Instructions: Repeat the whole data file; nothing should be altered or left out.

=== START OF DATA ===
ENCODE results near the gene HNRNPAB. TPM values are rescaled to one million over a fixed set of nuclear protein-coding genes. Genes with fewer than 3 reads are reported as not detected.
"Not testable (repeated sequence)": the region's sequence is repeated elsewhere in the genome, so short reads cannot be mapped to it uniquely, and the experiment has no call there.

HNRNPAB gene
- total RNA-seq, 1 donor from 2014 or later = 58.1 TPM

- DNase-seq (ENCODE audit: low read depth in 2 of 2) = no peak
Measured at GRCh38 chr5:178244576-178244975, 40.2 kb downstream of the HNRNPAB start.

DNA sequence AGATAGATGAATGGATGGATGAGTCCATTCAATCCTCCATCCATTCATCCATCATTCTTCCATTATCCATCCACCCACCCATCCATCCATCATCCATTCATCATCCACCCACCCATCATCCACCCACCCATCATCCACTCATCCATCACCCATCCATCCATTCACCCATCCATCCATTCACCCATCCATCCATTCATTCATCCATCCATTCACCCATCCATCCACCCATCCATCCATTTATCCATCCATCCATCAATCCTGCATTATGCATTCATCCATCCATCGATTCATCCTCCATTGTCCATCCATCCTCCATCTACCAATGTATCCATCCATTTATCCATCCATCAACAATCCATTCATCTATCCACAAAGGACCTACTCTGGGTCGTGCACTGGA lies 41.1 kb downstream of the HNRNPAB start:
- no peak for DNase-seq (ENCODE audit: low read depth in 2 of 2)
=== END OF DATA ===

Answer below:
ENCODE results near the gene HNRNPAB. TPM values are rescaled to one million over a fixed set of nuclear protein-coding genes. Genes with fewer than 3 reads are reported as not detected.
"Not testable (repeated sequence)": the region's sequence is repeated elsewhere in the genome, so short reads cannot be mapped to it uniquely, and the experiment has no call there.

HNRNPAB gene
- total RNA-seq, 1 donor from 2014 or later = 58.1 TPM

- DNase-seq (ENCODE audit: low read depth in 2 of 2) = no peak
Measured at GRCh38 chr5:178244576-178244975, 40.2 kb downstream of the HNRNPAB start.

DNA sequence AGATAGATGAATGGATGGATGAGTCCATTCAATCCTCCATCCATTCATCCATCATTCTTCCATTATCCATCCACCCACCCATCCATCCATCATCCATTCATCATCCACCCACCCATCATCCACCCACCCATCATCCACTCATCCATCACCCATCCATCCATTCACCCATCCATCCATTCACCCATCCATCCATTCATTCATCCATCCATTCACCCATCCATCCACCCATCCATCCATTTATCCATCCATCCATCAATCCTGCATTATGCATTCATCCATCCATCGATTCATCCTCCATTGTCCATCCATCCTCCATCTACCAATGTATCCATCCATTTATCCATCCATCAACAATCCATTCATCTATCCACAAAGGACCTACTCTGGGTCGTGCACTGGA lies 41.1 kb downstream of the HNRNPAB start:
- no peak for DNase-seq (ENCODE audit: low read depth in 2 of 2)